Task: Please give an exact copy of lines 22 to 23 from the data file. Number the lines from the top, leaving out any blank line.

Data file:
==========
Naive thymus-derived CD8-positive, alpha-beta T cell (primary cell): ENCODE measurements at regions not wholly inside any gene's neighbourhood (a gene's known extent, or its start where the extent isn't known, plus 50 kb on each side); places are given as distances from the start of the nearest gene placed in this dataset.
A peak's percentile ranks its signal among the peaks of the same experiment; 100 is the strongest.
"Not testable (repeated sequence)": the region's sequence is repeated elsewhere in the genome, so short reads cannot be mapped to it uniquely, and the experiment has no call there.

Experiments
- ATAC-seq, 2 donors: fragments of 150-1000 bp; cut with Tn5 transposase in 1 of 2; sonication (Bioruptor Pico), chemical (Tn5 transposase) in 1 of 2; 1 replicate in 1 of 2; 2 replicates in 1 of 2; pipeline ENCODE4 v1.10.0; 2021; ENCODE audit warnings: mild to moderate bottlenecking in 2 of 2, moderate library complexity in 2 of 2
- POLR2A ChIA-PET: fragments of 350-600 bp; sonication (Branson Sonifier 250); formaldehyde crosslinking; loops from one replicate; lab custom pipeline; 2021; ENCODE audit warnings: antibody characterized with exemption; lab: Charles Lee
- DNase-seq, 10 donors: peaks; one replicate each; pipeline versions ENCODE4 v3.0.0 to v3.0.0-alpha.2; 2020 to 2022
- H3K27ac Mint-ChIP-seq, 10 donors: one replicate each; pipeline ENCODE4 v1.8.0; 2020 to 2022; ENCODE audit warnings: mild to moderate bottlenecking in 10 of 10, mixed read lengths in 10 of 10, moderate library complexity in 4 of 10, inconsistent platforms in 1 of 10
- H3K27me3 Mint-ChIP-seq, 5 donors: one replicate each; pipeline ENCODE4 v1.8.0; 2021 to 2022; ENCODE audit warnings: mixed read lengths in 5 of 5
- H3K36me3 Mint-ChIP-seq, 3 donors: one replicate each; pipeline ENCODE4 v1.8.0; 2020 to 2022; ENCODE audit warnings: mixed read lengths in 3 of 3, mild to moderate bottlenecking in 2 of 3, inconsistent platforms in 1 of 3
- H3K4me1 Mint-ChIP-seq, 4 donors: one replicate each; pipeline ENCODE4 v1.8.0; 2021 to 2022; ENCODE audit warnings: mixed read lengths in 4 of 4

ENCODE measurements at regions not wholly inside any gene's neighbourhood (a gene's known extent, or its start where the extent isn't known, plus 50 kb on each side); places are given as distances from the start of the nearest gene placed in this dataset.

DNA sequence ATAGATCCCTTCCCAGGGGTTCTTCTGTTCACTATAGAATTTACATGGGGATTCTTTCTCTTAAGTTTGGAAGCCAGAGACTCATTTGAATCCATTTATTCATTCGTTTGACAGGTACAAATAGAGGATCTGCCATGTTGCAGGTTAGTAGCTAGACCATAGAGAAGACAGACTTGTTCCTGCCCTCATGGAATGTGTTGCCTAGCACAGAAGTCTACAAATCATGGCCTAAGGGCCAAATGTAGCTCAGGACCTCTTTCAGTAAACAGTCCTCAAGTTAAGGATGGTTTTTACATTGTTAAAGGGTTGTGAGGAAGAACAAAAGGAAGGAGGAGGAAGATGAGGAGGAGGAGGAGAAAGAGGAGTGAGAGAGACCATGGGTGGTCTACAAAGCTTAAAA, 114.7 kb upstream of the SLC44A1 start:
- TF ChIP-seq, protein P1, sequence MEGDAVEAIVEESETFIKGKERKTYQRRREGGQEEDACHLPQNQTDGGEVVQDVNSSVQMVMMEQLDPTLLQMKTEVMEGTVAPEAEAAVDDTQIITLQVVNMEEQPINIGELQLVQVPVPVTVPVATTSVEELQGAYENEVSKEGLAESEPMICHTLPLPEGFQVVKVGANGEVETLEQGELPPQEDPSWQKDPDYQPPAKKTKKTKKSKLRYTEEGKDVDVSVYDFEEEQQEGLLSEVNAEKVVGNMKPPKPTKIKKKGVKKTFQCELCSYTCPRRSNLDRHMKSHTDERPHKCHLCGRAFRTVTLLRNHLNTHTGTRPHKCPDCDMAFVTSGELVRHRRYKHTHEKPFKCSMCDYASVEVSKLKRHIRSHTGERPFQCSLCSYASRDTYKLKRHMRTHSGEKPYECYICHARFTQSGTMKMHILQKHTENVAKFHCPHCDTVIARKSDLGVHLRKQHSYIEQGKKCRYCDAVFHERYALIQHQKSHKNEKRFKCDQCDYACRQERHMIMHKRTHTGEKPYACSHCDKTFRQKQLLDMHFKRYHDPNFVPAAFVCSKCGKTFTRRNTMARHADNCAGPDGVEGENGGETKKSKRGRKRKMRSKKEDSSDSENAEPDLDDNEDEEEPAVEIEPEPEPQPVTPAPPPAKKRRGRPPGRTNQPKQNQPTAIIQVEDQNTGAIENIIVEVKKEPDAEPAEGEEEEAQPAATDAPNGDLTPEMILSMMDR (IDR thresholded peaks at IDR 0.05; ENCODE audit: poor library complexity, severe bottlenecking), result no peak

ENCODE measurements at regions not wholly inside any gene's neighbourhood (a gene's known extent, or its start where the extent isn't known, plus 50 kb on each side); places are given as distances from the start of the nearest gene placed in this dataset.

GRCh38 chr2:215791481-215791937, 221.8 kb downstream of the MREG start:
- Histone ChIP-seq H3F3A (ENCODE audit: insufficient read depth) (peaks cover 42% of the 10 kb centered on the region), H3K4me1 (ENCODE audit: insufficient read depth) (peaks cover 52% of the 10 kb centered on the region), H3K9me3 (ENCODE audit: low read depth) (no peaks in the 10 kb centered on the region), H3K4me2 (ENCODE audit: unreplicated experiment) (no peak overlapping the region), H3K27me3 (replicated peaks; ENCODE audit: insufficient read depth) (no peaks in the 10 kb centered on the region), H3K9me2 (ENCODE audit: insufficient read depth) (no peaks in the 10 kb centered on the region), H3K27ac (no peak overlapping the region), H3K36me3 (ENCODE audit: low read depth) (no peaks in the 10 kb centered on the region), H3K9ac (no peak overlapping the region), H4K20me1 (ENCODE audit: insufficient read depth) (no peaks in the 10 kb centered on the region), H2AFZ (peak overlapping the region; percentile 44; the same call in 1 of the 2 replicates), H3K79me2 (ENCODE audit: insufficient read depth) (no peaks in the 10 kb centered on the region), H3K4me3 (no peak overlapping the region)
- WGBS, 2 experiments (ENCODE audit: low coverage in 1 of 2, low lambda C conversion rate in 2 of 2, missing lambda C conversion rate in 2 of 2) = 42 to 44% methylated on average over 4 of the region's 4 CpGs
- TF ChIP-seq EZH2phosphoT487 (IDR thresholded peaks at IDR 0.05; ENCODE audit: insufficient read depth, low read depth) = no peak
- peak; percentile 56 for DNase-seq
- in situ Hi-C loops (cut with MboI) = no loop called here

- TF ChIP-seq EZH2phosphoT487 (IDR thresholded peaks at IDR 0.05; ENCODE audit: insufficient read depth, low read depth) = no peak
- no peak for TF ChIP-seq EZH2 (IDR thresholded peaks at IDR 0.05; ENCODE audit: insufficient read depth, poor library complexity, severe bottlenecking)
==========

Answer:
- TF ChIP-seq EZH2phosphoT487 (IDR thresholded peaks at IDR 0.05; ENCODE audit: insufficient read depth, low read depth) = no peak
- no peak for TF ChIP-seq EZH2 (IDR thresholded peaks at IDR 0.05; ENCODE audit: insufficient read depth, poor library complexity, severe bottlenecking)